"The Crown" on Netflix introduces Queen Elizabeth's Christian faith as well as her close relationship with world renowned evangelist Billy Graham. This article will explore whether or not the portrayal of their friendship is accurate.
The devout Christian faith of Queen Elizabeth II is a running theme on the new Netflix series "The Crown." Her Majesty is often shown kneeling by her bedside in prayer. Perhaps her petitions are on behalf of her country as the head of the Church of England, the mother church of Anglicanism worldwide.
American evangelist Billy Graham is introduced in the second season of the series as the queen is shown wrestling with her faith and the concept of forgiveness due to feelings of betrayal by a family member.
The Washington Post gives a breakdown of the episode featuring Graham (spoilers ahead):
"'The Crown' shows the queen sipping her tea while watching the evangelist on television preach to a packed stadium. Even though several of her family members seemed befuddled by Graham, his fiery preaching style piqued the queen's curiosity, and she asked for a private meeting with him. 'I think he's rather handsome,' the queen tells her husband.
"'You do speak with such wonderful clarity and certainty,' Elizabeth, played by Claire Foy, tells Graham. After he delivers a sermon for the royal family at Windsor Castle, the queen says that she felt 'a great joy' to be 'a simple congregant, being taught, being led ... to be able to just disappear and be... 'A simple Christian,' Graham replies. 'Yes,' Elizabeth says. 'Above all things, I do think of myself as just a simple Christian.'"
Several media sources attacked "The Crown" at the top of the year, for taking artistic liberties with true historical facts in the new season. According to The Telegraph, a former classmate of Prince Charles' school has condemned "The Crown" for its "untrue and inaccurate" storyline about the Prince's school days, claiming the on-screen version of Gordonstoun (a boarding school in Scotland) does not "remotely resemble" the reality.
Royal historian Hugo Vickers also analyzed every episode of season one and two of the series in an attempt to highlight what's true and fiction in the acclaimed Netflix drama, finding things "partly true and partly false."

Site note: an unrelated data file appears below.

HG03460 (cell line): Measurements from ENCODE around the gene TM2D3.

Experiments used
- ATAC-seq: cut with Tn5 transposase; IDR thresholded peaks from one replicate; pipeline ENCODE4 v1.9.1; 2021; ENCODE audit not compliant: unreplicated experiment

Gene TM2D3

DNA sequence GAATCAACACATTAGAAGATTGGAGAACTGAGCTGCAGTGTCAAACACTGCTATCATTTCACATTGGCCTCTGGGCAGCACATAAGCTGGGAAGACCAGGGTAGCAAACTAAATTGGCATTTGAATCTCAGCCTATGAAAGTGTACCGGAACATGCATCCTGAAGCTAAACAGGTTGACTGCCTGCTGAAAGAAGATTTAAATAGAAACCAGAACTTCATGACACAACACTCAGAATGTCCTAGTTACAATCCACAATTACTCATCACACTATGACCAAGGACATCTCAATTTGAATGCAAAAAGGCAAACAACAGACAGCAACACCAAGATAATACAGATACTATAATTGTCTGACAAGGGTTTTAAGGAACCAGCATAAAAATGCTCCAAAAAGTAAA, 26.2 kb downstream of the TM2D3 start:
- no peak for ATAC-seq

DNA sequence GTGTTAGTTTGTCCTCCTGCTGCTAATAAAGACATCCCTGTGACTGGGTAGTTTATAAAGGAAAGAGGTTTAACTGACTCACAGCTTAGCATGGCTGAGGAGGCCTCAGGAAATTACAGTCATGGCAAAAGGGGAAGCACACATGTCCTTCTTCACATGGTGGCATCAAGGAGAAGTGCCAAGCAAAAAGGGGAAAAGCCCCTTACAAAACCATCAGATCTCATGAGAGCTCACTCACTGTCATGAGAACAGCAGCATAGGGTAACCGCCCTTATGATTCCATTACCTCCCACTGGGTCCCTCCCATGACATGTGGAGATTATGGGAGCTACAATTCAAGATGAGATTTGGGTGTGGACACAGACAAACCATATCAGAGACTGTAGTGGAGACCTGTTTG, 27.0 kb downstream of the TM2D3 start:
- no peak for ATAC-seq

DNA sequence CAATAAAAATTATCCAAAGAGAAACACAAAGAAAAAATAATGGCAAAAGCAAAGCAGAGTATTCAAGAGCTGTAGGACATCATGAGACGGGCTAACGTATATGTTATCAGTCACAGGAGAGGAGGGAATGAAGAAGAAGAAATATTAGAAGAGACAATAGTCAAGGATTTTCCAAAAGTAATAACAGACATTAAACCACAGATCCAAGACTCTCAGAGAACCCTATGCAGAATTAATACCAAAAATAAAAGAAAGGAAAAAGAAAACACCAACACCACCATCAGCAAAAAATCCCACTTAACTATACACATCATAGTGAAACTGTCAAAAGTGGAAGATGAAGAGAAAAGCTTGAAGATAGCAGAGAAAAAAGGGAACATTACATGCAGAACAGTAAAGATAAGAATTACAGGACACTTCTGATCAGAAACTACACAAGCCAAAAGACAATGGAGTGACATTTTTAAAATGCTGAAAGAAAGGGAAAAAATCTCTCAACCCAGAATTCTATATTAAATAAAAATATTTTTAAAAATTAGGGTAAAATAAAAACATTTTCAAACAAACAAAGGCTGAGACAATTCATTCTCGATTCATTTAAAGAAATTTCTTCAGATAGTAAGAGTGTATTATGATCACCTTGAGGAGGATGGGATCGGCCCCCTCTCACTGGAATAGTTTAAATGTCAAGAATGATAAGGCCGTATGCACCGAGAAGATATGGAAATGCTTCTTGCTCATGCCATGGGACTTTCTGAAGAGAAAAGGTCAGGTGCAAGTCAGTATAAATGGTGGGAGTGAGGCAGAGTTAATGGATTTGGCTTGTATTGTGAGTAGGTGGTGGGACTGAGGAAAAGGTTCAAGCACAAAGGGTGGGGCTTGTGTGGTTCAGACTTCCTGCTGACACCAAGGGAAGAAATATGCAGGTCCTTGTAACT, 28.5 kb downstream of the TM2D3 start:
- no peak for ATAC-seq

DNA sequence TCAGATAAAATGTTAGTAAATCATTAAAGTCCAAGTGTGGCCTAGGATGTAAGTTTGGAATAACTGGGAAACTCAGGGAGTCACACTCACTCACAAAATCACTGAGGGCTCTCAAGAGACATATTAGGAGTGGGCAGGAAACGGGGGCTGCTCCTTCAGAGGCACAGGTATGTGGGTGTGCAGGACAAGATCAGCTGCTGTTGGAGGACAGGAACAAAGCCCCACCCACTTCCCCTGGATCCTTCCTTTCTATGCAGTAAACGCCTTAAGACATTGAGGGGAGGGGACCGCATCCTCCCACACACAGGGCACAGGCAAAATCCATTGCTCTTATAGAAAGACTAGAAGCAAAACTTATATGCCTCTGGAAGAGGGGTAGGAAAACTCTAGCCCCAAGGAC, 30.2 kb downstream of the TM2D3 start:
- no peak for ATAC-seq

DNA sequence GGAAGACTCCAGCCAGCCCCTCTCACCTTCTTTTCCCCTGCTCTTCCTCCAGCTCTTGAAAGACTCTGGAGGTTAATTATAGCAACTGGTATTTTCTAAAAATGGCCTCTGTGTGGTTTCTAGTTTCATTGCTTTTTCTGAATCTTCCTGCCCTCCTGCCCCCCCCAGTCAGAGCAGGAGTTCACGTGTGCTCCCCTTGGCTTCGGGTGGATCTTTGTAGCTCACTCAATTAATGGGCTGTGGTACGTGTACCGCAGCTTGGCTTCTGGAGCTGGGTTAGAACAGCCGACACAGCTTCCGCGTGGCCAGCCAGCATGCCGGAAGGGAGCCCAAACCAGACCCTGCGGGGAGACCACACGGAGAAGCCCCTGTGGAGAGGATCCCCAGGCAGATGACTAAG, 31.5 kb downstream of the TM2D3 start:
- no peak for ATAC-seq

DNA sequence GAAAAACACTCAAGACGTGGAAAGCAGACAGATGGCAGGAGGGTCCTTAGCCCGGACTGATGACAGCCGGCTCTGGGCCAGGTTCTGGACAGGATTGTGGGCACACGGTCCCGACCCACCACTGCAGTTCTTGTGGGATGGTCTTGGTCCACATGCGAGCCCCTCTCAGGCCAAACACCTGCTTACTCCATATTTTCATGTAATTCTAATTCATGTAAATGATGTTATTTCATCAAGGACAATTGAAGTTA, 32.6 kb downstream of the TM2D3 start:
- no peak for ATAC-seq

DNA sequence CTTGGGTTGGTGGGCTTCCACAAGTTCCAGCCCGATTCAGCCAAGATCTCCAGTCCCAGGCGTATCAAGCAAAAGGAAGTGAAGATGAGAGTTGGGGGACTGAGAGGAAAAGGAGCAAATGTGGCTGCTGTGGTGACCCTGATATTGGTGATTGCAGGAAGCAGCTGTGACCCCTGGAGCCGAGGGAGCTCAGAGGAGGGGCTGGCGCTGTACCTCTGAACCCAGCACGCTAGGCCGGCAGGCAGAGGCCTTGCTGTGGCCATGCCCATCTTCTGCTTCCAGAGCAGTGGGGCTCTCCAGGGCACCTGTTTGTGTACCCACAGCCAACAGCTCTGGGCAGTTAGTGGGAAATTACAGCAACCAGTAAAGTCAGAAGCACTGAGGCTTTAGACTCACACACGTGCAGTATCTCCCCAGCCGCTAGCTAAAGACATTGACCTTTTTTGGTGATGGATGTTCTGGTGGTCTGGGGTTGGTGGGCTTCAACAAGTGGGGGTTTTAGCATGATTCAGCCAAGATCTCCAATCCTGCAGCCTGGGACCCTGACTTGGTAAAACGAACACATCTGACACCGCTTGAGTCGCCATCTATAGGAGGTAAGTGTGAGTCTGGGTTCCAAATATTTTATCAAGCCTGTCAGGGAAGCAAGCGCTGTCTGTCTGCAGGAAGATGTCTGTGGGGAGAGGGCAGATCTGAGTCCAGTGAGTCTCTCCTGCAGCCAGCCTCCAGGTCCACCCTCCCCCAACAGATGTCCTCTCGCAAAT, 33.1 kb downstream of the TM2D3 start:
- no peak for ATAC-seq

However, the queen's faith and relationship with Graham was actually confirmed to be true by the evangelist's own writings in a book he released in 2007.
In Graham's autobiography, Just As I Am, the man of faith wrote, "No one in Britain has been more cordial toward us than Her Majesty Queen Elizabeth II. Almost every occasion I have been with her has been in a warm, informal setting, such as a luncheon or dinner, either alone or with a few family members or other close friends."
Graham, now 99, also noted in his book that the queen's official position "has prevented her from openly endorsing our Crusade meetings."
"But by welcoming us and having me preach on several occasions to the royal family at Windsor and Sandringham, she has gone out of her way to be quietly supportive of our mission," Graham said.
Graham expressed his admiration for the queen as well, stating that she is "unquestionably one of the best-informed people on world affairs" he's ever met, and he "found her highly intelligent and knowledgeable about a wide variety of issues, not just politics."
In 2016, the Billy Graham Evangelistic Association published an article further solidifying the relationship between Graham and Queen Elizabeth.
"The BGEA has a long history of ministry in London, and the Grahams have visited with the royal family on more than one occasion," the association stated.